(By Contributing Author Mark Edwards)
A few days before the tragic Batman Movie Massacre in Colorado, I found myself without my Pocket Trauma Kit (PTK). In my daily travels, I find my brain dwelling on tasks at hand, and then at stop lights, sometimes wondering what I forgot to bring along. On a recent Thursday, it was my PTK.
Some background might be in order. A few years back, I took a course in Tactical Combat Casualty Care, or TCCC, as it is known for short. Since that course, I immediately re-evaluated what I carry with me in my vehicle, my workbag, what I have at home, fighting bag and/or pockets. I’ll focus on the pockets today.
So you might have had the revelation that “if you can make holes” with lead projectiles or sharp pointy things, perhaps it might be a good idea to have a way to plug some holes? Put another way; to give yourself a chance to stop your own traumatic bleeding or that of a loved one. Gun shot wounds (GSW’s) are bad and knife wounds can be even worse. I have my normal trauma kit in a back pack in my vehicle trunk, and another at home. But, hey, if you need to stop bleeding, RIGHT NOW, where you stand or sit, what are you going to do?
So back to the PTK. Why have it at all? It’s another thing to manage, right? I’m a fan of the Keep It Simple Stupid or (KISS) approach. But when I checked my cargo pants pocket that day it hit me: “If I get in a car wreck and puncture an artery, or catch a bullet through the wall of a movie theatre, I may not be able to get to my car trunk.” The scenarios are, of course, endless, but imagine this one: you catch a bullet while at a stop light because of some gang activity. At that point, plugging a hole may be more important to your survival than firing back. Let’s assume it is…so, time is of the essence. Again, getting to the car trunk still might not be feasible, so carry on your person is the most viable option.
A few more assumptions…you establish and agree that a PTK is good for your world. And you know enough about basic combat medicine to stop or reduce arterial bleeding to put a few common medical supplies to use. And let’s assume that you practice accessing said items with either hand, and while seated, flat on your back, or standing. Good, now what to put in your PTK?
Every possible version of contents could differ depending on what you do, your climate, work environment and type of clothing/dress. You will find endless reference material on YouTube for both large and small trauma kits, some pocket-sizes and some not. But I keep mine simple. I have long since removed boo-boo type stuff (band-aids, anti-bacterial goop, alcohol prep pad) after the TCCC studies. Keep in mind, the following two features that were important for me: light weight and thin enough to carry at all times, and with just stuff to patch a GSW or stab wound or other puncture wound.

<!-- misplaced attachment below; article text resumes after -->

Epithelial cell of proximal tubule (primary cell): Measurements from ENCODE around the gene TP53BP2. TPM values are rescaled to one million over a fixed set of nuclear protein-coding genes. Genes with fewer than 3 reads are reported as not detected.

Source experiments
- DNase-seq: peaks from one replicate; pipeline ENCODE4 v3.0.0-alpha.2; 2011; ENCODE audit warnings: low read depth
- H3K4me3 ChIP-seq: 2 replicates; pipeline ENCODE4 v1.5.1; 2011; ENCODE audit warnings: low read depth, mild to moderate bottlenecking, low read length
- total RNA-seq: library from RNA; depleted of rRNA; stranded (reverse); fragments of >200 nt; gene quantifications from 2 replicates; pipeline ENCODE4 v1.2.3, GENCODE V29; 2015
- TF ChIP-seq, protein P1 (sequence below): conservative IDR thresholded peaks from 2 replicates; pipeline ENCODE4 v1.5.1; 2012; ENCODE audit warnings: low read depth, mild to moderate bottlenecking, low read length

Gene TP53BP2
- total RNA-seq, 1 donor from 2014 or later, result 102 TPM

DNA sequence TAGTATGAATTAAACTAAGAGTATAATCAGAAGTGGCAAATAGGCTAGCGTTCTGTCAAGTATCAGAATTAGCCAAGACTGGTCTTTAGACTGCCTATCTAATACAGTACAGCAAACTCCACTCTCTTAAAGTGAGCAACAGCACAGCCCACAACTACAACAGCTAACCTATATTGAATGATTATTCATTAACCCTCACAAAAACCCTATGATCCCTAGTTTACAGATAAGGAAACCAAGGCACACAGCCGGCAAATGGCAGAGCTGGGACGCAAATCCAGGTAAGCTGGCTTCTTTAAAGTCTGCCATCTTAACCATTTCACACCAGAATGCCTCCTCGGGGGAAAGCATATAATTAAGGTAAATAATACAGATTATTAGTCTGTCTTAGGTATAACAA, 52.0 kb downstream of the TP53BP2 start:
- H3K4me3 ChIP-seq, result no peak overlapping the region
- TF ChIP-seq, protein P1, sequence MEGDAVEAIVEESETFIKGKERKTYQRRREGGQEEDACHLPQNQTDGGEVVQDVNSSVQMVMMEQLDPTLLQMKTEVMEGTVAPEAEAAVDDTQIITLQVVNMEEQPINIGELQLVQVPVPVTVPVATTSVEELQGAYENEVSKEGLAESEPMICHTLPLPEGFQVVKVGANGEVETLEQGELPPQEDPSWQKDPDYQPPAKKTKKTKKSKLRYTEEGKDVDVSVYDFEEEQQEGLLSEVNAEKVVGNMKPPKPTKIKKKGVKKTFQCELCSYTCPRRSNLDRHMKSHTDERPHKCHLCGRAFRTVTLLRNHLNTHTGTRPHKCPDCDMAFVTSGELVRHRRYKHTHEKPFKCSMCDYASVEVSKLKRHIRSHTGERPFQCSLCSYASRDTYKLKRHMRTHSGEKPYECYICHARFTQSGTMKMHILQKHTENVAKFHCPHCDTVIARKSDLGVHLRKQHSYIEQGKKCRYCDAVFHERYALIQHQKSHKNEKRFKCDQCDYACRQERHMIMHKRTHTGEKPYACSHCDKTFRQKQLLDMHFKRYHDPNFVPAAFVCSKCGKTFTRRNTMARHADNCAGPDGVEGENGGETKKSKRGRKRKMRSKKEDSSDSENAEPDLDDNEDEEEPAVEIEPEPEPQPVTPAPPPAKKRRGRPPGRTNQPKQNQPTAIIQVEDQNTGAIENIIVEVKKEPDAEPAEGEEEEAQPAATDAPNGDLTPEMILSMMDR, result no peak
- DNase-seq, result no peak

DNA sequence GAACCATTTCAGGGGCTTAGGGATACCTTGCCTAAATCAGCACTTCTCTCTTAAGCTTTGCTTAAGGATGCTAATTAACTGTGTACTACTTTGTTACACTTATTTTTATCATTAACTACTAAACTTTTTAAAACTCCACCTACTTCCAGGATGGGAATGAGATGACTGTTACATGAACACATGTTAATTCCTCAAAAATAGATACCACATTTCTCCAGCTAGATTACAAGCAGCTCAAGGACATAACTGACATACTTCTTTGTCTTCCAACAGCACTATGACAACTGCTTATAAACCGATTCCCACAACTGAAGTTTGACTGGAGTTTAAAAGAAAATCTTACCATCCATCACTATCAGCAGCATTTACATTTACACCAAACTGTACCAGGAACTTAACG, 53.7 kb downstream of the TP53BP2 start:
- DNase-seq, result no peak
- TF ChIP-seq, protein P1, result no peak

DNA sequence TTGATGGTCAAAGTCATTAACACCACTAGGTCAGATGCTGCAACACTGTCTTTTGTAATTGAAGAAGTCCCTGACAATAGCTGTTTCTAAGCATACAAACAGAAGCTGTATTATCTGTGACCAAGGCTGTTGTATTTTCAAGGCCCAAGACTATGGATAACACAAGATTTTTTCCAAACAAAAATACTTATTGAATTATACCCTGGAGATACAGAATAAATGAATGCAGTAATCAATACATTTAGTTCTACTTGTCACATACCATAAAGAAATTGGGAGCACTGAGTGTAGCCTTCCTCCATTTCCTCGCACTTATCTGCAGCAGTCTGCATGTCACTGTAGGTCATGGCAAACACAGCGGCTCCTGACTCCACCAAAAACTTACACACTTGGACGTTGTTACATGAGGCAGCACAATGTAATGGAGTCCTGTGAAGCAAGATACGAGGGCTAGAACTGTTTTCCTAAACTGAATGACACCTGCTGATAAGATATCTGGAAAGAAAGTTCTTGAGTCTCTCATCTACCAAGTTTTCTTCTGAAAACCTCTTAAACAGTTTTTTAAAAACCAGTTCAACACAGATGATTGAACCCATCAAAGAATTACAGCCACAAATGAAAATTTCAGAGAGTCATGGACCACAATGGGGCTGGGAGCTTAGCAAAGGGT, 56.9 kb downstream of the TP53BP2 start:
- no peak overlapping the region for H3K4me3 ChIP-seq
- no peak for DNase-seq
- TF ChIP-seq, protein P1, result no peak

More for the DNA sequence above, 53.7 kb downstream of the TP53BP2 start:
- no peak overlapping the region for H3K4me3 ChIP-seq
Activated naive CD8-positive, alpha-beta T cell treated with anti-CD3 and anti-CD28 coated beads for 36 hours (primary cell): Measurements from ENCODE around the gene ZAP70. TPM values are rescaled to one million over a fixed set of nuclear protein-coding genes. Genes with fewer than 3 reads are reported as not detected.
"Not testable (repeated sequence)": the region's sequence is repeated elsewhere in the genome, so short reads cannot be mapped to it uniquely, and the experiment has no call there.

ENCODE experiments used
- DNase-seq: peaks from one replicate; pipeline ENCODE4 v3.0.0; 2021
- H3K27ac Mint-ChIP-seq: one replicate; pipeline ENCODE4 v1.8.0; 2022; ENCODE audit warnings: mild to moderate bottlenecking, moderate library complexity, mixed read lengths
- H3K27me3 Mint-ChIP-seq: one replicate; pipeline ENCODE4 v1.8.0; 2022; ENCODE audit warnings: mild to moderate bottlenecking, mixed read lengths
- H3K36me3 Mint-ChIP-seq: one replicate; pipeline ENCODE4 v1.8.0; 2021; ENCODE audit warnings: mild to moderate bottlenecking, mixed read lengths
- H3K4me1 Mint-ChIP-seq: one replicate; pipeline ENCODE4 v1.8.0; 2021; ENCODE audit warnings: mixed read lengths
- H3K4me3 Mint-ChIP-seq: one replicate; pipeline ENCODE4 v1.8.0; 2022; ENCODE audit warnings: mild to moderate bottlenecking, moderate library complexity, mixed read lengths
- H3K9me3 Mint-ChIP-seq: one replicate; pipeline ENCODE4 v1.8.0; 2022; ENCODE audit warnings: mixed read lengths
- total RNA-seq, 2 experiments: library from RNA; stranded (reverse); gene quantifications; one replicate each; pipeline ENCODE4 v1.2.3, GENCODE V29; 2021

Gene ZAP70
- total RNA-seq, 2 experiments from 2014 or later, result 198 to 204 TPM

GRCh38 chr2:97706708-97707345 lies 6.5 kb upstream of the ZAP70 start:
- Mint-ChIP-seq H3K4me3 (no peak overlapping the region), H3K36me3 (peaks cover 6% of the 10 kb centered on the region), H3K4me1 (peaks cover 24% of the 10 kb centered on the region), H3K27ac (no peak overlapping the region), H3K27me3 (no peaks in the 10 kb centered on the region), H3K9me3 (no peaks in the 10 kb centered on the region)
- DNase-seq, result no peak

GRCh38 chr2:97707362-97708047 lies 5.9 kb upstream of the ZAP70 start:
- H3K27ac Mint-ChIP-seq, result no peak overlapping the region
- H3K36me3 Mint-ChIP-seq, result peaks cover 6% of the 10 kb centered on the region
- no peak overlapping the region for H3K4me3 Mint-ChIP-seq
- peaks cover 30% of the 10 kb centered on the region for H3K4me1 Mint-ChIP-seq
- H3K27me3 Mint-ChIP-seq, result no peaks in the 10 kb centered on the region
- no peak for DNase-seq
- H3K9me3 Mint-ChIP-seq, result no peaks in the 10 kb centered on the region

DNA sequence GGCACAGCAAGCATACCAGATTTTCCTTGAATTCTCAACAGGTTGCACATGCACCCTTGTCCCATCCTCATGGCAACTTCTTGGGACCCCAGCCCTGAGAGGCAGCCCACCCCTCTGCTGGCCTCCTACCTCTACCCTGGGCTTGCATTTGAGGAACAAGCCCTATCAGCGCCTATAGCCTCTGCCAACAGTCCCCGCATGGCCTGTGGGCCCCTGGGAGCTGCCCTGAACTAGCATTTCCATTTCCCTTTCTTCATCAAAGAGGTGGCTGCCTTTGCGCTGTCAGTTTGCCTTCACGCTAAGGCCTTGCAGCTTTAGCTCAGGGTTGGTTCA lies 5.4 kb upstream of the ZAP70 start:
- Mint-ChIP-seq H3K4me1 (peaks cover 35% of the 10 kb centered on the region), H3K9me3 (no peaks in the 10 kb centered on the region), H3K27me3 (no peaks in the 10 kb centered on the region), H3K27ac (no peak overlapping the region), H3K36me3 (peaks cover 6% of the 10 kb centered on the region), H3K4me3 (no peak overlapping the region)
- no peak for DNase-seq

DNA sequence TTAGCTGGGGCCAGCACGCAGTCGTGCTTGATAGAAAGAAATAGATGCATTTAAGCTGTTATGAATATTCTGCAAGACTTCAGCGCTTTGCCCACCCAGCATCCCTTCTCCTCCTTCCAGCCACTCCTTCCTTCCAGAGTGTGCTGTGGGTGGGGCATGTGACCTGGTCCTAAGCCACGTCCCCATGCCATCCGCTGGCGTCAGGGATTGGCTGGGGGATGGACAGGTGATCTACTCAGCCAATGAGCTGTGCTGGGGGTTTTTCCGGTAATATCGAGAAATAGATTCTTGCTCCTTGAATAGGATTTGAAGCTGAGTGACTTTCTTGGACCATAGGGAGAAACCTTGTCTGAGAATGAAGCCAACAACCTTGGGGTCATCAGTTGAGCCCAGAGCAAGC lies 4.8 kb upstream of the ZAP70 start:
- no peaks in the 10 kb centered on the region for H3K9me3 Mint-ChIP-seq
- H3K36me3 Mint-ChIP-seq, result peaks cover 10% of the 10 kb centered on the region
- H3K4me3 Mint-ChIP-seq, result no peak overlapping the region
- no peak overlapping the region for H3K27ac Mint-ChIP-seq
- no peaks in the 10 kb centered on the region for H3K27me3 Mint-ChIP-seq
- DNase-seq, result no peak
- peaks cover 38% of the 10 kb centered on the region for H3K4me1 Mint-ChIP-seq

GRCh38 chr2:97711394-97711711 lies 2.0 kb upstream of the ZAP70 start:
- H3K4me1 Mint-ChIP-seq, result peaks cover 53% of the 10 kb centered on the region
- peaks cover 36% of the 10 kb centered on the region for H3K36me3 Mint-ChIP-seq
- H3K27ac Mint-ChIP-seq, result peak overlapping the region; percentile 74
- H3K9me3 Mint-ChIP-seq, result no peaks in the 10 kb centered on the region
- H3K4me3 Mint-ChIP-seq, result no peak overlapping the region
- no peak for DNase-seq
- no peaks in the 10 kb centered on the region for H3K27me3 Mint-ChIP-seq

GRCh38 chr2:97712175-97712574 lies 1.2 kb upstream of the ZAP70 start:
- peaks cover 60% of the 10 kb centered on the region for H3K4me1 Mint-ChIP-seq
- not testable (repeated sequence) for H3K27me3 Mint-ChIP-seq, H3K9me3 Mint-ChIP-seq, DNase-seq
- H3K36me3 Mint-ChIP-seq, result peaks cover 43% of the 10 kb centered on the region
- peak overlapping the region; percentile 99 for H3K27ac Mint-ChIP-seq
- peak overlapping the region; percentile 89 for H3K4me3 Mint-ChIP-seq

Here is a starting point:
- 1 ea Medical Shears
- 1 pair of Latex or Rubber Gloves
- 1 or 2 non-stick pads with adhesive tabs
- 1 clotting sponge (Celox, Quik-Clot, etc)
Where on your person to carry it? My default is a front pocket of cargo pants or cargo shorts. An alternate spot is a jacket/coat pocket, work bag or computer bag. Between the arm rests or console of your vehicle is another. These are locations I use every week, depending on what I’m wearing and what I’m doing for work tasks or personal pursuits. See what works for you.
Next there is the consideration of what container to use so that your PTK is not constantly getting folded, bent, or otherwise wearing out the medical supply packaging, or poking through your pocket. This is no small matter. For simplicity, and availability, I use a common zip-top, one quart, food storage bag. The upside is it’s water-tight and sweat-proof. The downside is that you have to replace it once a month, if it is your every day carry PTK, because it will still wear down in the corners.
The key item to manage is the Medical Shears. If you don’t craft a small, folded paperboard sheath, you’ll have a hole in the bag in a week or two. Sure there are MOLLE solutions, and EMT pocket organizers you can buy (and don’t rule those out), but I’m talking about something you could put together and maintain with little expense and fit with the “thin and light approach.” The bonus of the zip-top baggie, is that it will settle on a curvature to match your clothing and legs (assuming cargo pocket carry). This helps it “print” less to avoid prying eyes, if you happen to care about such matters.
A ballpark cost estimate is $27. Approximately $21 for the Quik-Clot, $3.30 for the shears, $.50 for each 3×4” pad, $1 for the gloves (individually wrapped) and $.20 for the baggie. It’s time for this Texan to go make another one!